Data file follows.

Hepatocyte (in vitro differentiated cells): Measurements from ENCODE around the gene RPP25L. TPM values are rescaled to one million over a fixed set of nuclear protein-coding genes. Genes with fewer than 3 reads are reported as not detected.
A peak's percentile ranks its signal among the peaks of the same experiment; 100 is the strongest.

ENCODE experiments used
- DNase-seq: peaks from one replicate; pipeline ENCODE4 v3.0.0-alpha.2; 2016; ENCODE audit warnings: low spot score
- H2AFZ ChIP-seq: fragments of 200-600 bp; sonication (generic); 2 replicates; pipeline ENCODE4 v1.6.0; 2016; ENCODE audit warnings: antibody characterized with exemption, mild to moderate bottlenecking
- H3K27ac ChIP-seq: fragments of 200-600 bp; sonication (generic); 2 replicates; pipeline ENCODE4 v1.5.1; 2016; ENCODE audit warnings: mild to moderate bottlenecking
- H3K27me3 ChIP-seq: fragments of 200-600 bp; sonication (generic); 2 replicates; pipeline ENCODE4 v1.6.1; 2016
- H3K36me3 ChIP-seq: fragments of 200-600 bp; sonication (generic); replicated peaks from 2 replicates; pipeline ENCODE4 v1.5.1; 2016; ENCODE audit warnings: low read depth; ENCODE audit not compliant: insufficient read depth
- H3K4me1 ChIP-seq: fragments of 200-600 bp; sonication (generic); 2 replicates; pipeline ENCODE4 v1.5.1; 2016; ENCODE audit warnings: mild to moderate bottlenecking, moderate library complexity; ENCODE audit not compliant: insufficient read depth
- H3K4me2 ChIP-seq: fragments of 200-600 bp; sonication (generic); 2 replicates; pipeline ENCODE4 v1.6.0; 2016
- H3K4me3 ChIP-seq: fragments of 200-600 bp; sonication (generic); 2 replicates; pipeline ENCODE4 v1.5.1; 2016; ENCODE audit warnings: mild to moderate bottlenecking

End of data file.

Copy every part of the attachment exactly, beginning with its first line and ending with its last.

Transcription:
Hepatocyte (in vitro differentiated cells): Measurements from ENCODE around the gene RPP25L. TPM values are rescaled to one million over a fixed set of nuclear protein-coding genes. Genes with fewer than 3 reads are reported as not detected.
A peak's percentile ranks its signal among the peaks of the same experiment; 100 is the strongest.

ENCODE experiments used
- DNase-seq: peaks from one replicate; pipeline ENCODE4 v3.0.0-alpha.2; 2016; ENCODE audit warnings: low spot score
- H2AFZ ChIP-seq: fragments of 200-600 bp; sonication (generic); 2 replicates; pipeline ENCODE4 v1.6.0; 2016; ENCODE audit warnings: antibody characterized with exemption, mild to moderate bottlenecking
- H3K27ac ChIP-seq: fragments of 200-600 bp; sonication (generic); 2 replicates; pipeline ENCODE4 v1.5.1; 2016; ENCODE audit warnings: mild to moderate bottlenecking
- H3K27me3 ChIP-seq: fragments of 200-600 bp; sonication (generic); 2 replicates; pipeline ENCODE4 v1.6.1; 2016
- H3K36me3 ChIP-seq: fragments of 200-600 bp; sonication (generic); replicated peaks from 2 replicates; pipeline ENCODE4 v1.5.1; 2016; ENCODE audit warnings: low read depth; ENCODE audit not compliant: insufficient read depth
- H3K4me1 ChIP-seq: fragments of 200-600 bp; sonication (generic); 2 replicates; pipeline ENCODE4 v1.5.1; 2016; ENCODE audit warnings: mild to moderate bottlenecking, moderate library complexity; ENCODE audit not compliant: insufficient read depth
- H3K4me2 ChIP-seq: fragments of 200-600 bp; sonication (generic); 2 replicates; pipeline ENCODE4 v1.6.0; 2016
- H3K4me3 ChIP-seq: fragments of 200-600 bp; sonication (generic); 2 replicates; pipeline ENCODE4 v1.5.1; 2016; ENCODE audit warnings: mild to moderate bottlenecking